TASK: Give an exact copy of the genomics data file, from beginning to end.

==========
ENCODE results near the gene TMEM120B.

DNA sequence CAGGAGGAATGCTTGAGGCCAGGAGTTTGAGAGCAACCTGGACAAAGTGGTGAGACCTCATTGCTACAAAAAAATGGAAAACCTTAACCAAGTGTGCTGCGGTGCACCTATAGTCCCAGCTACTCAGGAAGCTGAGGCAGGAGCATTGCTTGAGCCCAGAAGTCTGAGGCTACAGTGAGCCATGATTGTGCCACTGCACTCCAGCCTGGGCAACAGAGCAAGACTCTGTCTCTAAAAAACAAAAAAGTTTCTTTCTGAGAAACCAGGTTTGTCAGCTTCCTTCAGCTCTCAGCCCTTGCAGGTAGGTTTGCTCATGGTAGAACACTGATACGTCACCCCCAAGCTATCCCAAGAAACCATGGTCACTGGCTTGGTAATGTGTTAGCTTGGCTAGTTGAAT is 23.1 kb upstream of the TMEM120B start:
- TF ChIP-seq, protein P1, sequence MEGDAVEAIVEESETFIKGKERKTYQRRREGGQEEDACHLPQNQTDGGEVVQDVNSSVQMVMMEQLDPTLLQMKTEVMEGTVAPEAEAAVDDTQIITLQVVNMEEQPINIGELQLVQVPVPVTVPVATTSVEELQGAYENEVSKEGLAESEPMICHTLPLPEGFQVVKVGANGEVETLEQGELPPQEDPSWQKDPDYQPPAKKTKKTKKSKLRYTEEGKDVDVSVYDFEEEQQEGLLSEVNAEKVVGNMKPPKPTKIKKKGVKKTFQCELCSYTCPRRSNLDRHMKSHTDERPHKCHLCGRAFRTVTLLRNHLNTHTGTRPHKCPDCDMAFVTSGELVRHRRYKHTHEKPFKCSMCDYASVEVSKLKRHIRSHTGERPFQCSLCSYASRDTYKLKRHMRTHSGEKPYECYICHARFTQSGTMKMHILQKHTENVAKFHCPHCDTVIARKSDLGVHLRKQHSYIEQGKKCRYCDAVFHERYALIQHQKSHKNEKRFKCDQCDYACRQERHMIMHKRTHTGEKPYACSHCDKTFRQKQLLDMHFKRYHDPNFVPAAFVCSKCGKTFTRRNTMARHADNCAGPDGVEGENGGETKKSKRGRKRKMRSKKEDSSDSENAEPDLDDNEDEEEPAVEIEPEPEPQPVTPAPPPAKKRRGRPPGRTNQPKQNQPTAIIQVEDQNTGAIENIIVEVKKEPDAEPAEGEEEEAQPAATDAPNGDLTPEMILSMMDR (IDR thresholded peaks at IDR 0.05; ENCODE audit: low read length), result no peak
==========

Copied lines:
ENCODE results near the gene TMEM120B.

DNA sequence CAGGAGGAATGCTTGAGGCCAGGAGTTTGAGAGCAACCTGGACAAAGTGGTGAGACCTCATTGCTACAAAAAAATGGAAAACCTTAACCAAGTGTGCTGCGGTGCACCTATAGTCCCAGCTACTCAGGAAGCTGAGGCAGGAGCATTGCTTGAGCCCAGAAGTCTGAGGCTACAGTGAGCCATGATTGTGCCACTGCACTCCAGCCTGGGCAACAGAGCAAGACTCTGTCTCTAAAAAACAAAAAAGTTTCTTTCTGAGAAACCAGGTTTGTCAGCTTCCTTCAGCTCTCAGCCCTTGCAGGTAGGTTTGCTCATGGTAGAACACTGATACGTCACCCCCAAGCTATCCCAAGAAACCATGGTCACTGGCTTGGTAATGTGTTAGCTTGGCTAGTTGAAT is 23.1 kb upstream of the TMEM120B start:
- TF ChIP-seq, protein P1, sequence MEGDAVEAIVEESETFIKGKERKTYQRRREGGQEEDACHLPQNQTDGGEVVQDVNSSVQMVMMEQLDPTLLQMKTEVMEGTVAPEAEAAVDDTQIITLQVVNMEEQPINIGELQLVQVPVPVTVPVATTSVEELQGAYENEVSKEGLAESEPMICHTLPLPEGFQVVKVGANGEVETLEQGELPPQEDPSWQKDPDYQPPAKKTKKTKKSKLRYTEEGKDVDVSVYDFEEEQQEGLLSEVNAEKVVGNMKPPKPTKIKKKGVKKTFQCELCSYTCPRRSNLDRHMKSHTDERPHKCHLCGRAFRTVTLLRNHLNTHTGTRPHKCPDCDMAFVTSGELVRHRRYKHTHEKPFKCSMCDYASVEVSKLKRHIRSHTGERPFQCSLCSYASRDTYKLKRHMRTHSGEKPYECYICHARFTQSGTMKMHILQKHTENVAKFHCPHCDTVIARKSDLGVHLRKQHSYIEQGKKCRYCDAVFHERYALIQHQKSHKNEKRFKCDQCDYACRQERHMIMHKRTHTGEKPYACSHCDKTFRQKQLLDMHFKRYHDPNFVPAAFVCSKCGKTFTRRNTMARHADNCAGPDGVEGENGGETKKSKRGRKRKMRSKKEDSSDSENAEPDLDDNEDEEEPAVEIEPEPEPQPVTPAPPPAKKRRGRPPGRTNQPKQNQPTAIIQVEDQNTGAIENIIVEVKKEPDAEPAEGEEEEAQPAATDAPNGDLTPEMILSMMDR (IDR thresholded peaks at IDR 0.05; ENCODE audit: low read length), result no peak